Wednesday, August 25, 2010

A Child's Right to Her Language and Our Responsibility as Her Ally

I'm at Camp Mark Seven, a camp located outside of Old Forge, NY that offers programs for Deaf people of all ages as well as KODAs (kids of deaf adults) and hearing people who want to improve their signing skills. I'm here to do just that. This is my second year. It's wonderful to be in a place were I can use ASL exclusively.

Today we heard little about the Deaf experience and what it was like for our teachers to grow up as part of a minority culture. Like many people who use a language other than English, my teachers experienced aggressive pressure to not use their natural first language, ASL.

I have no wish to co-opt the Deaf experience. That experience is one I will never have. But as a member of a minority culture, I do share the general experience of not being part of the dominant culture.

Our culture, as Americans, is one that values white, able-bodied, hearing, straight, English-speaking, slim, young, christian, Protestant people before all others. I realize that some of my friends who are white, able-bodied, hearing, straight, English-speaking, slim, young, christian, Protestant people might feel that they themselves value people that are different from yourselves. To that I say,well, that's probably why I love you. But you only have to ask a few of you "different" friends to hear some rather sad or shocking stories. Yes, and not from 50 years ago, either. From right now in 2010.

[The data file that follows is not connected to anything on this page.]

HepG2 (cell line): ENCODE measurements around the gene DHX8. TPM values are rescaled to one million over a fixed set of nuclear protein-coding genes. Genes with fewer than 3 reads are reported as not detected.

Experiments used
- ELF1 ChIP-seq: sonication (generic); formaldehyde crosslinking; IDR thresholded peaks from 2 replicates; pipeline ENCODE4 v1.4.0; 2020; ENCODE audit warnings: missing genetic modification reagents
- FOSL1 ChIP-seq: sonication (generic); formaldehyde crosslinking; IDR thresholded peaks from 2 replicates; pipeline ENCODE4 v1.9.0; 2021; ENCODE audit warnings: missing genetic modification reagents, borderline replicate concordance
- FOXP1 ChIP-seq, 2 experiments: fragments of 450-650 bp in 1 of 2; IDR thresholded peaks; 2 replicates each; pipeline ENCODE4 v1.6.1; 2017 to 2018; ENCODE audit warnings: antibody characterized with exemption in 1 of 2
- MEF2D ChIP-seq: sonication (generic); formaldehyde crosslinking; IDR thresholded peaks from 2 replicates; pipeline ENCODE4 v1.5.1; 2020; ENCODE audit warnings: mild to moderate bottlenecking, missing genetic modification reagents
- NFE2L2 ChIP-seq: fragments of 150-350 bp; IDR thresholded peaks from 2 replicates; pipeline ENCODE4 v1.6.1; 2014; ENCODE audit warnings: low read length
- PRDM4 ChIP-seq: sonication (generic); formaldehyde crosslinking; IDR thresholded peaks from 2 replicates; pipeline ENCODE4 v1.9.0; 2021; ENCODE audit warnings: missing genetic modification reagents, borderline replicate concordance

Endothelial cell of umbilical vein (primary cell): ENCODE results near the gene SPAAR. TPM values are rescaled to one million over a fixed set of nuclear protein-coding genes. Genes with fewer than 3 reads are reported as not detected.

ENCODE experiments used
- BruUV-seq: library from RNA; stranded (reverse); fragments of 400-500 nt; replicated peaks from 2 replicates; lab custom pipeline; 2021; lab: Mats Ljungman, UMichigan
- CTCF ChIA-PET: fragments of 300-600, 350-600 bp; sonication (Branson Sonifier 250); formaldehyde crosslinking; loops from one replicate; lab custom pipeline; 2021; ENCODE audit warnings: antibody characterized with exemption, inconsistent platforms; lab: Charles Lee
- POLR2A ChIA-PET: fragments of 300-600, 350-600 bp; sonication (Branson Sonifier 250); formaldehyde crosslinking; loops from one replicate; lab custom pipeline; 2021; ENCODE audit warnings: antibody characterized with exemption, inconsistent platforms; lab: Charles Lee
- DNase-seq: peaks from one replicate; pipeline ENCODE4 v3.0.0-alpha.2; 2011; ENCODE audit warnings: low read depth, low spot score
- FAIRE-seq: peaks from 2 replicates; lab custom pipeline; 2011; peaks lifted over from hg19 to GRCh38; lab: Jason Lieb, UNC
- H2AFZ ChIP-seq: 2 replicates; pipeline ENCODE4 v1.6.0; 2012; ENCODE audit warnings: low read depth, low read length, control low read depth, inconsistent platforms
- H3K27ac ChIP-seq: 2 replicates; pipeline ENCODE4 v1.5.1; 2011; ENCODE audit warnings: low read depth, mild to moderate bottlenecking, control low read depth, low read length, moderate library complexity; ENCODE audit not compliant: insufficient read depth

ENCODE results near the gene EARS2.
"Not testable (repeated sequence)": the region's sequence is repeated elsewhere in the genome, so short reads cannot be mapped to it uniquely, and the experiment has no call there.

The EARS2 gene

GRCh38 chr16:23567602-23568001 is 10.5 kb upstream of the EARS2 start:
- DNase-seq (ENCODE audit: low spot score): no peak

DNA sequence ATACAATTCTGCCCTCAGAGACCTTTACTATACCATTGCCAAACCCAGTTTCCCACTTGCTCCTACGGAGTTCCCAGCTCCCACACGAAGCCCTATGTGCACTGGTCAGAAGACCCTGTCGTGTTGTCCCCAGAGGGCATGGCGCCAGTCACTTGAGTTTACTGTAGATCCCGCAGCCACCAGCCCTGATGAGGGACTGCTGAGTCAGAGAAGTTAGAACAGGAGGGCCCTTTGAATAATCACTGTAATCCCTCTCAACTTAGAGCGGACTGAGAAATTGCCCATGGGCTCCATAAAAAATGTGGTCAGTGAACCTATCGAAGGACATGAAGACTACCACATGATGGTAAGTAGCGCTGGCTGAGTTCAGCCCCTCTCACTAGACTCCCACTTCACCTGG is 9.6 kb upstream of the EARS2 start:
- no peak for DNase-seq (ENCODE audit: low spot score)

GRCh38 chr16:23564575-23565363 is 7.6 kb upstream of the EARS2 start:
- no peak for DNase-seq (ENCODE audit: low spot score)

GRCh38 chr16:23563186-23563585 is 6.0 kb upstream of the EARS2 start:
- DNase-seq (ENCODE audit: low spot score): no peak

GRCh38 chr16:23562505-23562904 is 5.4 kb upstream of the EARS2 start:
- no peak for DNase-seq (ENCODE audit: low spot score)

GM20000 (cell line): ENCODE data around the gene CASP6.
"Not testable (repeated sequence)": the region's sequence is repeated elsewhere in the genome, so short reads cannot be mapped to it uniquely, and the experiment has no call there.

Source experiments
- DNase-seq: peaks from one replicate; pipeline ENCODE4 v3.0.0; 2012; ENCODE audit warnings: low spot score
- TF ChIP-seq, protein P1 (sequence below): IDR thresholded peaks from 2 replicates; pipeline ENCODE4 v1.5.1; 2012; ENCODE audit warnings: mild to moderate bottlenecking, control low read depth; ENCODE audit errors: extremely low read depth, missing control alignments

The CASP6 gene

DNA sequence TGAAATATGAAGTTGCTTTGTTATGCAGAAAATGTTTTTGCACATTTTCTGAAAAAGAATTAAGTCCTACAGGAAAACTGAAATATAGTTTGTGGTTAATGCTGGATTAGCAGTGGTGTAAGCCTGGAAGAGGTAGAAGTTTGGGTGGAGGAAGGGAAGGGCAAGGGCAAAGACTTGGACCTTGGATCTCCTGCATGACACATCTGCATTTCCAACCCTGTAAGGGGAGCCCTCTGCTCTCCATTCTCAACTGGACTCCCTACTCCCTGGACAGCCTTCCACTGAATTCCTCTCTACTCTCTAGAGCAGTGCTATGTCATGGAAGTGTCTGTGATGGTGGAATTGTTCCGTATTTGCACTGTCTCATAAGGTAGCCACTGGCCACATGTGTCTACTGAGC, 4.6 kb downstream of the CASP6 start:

Even some of my friends that are part of a minority group may say that they themselves have never felt undervalued. To them I will point out that this kind of pressure can be extremely subtle. It doesn't have to be a sign that says, "We reserve the right to deny service" or "whites only." In someways that kind of under-valuation is easier to deal with because it is so obvious. When instead, it is wrapped in a cloak of a parent's love, it is so much harder to see. What good parent wouldn't want her child to have every advantage, including the advantage of being in the majority culture? But when that means the child is robbed of her natural language and full membership in her culture of origin, it is a profound and deep wrong.

Every person has a basic and inalienable right to be who they are. And most fundamental is the right to their own language. In my mind, depriving children of this is no less than a type of genocide and must be fought as furiously. Those of us who speak the majority language but understand this truth must be unflinching allies in the struggle to maintain the language rights of those around us.

1 comments:

Erin Esposito said...

I absolutely kissfist you, Clare! (smiling) You "get it"!!!! A rarity.... I love how much of an ally you are in our cause. You are an exemplary model ally. Keep it up! :)

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